4) Store the Γy1 to ΓyN values calculated during the operation specified in step 3.
5) Starting from the second coordinate operation of the second row of the digital hologram, add the values stored in accordance with step 2 in sequence.
6) Carry out the x- and y-axis recursive addition on the second point of the 3D object located on the same column, using the values stored in accordance with steps 2 and 4.
7) Repeat the calculation specified in steps 1 to 6 on the points located on the column next to the 3D object.
Fig. 3 shows the recursive addition CGH algorithm covering all the coordinates of the hologram of the points on the same column of the proposed 3D object. The proposed algorithm performs the complete calculation at a level on par with the number of points of the 3D object, and the remaining values of the hologram coordinate array are processed as a recursive calculation using the recursive addition technique, thereby increasing the speed of the operation.
The experimental environments and parameter values used in our implementation are listed in Table 1. The 3D object used a 200 × 200 depth-map image created by CG, and the light intensity of each point was replaced by the pixel value of the depth-map image. The digital hologram to be generated was set in the green channel (532 nm) and the grayscale (8-bit) measuring 1,024 × 1,024, considering the reconstruction environment.
Table 2 presents a comparison of the number of operations between the previous method and the method proposed in this paper. Here, the sizes of the 3D object and the hologram were assumed to be 200 × 200 pixels and 1,024 × 1,024 pixels. Table 2 shows that the numbers of complete calculations, partial multiplications, and partial additions are reduced by 99.9%, 99.8%, and 66.7%, respectively. The reduction rates in this case are the values calculated on the basis of only the number of adders, subtractors, and multiplication operators used. Accordingly, they are not the values that carry direct, proportional relations with the speed of the CGH operation.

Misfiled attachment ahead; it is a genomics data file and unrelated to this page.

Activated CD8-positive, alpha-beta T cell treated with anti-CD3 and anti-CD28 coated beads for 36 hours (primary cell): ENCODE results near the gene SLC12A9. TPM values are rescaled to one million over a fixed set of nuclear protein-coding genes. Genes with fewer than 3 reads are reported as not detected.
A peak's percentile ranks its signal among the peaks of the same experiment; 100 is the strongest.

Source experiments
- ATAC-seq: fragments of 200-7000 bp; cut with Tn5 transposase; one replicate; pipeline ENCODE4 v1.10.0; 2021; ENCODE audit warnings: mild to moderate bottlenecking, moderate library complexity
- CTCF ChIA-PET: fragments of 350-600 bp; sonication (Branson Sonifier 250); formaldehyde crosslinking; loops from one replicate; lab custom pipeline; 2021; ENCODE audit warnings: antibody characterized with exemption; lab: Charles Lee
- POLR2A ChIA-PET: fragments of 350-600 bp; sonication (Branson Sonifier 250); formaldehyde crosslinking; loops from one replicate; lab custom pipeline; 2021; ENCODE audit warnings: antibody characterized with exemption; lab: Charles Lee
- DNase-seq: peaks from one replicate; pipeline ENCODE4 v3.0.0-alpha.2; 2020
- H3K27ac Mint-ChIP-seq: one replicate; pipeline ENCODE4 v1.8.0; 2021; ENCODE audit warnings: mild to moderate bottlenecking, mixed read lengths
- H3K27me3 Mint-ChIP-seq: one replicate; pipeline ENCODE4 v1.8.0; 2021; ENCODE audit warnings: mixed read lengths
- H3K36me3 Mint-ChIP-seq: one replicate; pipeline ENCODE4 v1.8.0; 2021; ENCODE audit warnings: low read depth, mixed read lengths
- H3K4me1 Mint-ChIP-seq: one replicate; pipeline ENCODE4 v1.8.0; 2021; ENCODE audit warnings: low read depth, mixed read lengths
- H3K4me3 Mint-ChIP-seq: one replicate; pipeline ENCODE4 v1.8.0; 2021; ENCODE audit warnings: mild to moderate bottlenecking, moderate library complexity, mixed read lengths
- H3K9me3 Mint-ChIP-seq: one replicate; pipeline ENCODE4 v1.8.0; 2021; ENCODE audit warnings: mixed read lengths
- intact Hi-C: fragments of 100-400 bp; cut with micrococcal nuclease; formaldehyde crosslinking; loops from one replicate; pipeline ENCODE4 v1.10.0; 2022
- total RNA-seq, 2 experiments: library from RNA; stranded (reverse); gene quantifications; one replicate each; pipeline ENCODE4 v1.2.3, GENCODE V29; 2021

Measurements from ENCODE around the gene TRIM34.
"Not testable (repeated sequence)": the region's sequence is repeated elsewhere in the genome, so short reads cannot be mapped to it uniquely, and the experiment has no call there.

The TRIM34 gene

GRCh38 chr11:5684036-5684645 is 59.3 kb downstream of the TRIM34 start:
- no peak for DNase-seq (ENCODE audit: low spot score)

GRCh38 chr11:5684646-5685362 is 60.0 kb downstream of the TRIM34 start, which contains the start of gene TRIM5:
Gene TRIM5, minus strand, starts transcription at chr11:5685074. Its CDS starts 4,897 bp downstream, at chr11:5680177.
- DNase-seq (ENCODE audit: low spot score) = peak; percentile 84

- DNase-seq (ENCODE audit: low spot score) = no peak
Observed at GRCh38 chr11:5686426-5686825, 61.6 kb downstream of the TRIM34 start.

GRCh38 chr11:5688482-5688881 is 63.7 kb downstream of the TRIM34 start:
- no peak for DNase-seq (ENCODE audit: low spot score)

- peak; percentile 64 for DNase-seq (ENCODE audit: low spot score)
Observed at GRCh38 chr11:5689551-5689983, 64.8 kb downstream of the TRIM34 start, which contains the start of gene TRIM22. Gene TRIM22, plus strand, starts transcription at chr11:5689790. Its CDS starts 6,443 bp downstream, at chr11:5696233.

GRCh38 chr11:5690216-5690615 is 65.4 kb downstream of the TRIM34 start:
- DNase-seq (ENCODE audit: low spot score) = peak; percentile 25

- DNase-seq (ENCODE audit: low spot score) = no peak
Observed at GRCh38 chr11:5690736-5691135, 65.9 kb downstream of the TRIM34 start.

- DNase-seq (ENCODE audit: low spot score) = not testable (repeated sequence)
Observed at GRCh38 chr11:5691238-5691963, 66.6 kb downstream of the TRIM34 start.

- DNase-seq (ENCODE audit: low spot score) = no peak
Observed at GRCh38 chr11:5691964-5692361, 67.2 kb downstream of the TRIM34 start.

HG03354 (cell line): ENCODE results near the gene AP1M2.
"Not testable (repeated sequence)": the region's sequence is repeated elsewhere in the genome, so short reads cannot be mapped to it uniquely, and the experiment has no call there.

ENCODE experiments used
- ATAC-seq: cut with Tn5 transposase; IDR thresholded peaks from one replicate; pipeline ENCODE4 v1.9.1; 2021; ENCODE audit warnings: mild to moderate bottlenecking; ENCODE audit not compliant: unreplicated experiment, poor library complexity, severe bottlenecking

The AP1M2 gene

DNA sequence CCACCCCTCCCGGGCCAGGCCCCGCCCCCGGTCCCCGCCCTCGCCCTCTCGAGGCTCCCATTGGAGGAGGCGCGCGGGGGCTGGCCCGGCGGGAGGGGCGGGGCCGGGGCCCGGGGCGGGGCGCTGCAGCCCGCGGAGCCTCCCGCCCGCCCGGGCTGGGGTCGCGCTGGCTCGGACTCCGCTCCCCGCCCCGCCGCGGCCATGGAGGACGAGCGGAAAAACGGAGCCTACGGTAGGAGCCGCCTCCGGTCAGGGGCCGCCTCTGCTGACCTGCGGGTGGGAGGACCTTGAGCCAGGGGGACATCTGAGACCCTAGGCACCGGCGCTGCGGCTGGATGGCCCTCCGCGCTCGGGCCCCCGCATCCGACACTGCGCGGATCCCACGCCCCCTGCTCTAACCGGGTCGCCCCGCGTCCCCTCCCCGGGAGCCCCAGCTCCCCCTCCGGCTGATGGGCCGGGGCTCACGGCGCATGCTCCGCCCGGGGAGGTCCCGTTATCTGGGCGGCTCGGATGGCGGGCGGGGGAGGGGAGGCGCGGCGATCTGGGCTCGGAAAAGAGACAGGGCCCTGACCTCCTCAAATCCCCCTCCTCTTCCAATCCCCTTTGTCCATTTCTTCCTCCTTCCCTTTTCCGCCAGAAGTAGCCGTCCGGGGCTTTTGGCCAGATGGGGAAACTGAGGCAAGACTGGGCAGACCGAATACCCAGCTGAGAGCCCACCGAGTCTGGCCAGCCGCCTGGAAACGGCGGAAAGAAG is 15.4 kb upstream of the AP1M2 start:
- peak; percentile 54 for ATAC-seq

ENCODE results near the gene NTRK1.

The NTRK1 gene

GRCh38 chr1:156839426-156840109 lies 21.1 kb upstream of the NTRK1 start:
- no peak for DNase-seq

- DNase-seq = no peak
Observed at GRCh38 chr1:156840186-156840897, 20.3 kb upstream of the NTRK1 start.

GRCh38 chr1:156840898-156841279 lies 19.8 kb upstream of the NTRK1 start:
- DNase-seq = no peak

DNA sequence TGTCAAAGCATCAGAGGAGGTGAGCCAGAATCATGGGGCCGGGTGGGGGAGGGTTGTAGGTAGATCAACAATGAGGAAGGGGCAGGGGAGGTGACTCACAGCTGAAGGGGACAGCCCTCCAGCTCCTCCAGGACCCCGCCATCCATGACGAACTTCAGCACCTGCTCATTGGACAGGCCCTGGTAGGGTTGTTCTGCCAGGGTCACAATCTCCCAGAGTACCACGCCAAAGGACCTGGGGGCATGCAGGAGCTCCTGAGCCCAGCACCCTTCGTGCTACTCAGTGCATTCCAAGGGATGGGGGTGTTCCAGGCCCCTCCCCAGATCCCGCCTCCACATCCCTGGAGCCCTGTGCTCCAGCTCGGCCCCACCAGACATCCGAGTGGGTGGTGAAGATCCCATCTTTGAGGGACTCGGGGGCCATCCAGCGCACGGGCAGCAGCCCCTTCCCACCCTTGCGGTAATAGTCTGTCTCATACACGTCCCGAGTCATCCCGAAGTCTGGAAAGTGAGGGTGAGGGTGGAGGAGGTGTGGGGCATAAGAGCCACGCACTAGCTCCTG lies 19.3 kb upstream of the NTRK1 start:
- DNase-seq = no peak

Fig. 4 shows the results of measuring the CPU time of the CGH algorithm proposed in this paper and the previous methods. As shown in Fig 4, the recursive addition operation covering the whole areas of the hologram increased the calculation speed by more than 30% compared with the previous method.
Experimental setup
[Table 2.] Comparison of computer-generated holography calculation time (×103)
Comparison of computer-generated holography calculation time (×103)
Fig. 5 shows the results of measuring the CPU time of the CGH algorithm proposed in this paper and of the previous methods [4]. For the sake of comparison, the CPU time of the proposed algorithm and that of the earlier methods were measured while increasing the number of points of the 3D object.
This paper has proposed an algorithm that increases the calculation speed of the CGH algorithm used when the real or virtual object is transformed into a digital hologram.
The proposed algorithm is a technique that can reduce the overall operation time by carrying out the CGH operation previously carried out on the entire coordinate array of the digital hologram covering one point of the 3D object only on the first coordinate, by recursively adding the previously calculated values to the resultant values calculated from the first coordinate for the remaining coordinates. The proposed algorithm was compared with the previous method, and the results showed that the operation speed increased by approximately 30%.
It is expected that the proposed recursive addition CGH algorithm covering the entire coordinate array of the hologram will be a core fundamental technology of the holographic 3DTV system for the next-generation TV.